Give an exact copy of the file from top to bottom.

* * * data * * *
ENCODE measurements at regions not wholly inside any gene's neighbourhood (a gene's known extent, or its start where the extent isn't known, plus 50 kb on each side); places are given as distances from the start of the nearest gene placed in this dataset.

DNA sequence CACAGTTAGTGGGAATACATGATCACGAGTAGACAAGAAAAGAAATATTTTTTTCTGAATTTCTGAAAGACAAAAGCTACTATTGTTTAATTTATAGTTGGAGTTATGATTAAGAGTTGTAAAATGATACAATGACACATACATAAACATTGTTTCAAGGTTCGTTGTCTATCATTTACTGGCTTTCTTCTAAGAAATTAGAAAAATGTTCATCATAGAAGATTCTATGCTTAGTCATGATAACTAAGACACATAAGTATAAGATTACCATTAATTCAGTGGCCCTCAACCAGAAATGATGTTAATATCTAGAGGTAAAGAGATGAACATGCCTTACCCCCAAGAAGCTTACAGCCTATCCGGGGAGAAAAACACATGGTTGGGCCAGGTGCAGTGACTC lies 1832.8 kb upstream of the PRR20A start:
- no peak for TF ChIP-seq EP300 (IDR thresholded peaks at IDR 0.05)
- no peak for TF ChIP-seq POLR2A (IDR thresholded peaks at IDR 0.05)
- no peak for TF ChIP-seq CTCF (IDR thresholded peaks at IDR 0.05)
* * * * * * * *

ENCODE measurements at regions not wholly inside any gene's neighbourhood (a gene's known extent, or its start where the extent isn't known, plus 50 kb on each side); places are given as distances from the start of the nearest gene placed in this dataset.

DNA sequence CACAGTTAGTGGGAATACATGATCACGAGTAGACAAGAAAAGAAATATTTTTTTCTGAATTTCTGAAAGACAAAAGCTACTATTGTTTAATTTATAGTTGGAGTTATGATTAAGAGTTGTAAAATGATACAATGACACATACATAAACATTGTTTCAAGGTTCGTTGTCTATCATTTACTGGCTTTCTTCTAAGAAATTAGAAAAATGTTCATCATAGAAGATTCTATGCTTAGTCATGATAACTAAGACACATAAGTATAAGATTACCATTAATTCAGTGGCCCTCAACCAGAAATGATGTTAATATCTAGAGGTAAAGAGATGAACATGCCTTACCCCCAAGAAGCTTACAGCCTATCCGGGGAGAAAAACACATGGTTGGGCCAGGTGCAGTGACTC lies 1832.8 kb upstream of the PRR20A start:
- no peak for TF ChIP-seq EP300 (IDR thresholded peaks at IDR 0.05)
- no peak for TF ChIP-seq POLR2A (IDR thresholded peaks at IDR 0.05)
- no peak for TF ChIP-seq CTCF (IDR thresholded peaks at IDR 0.05)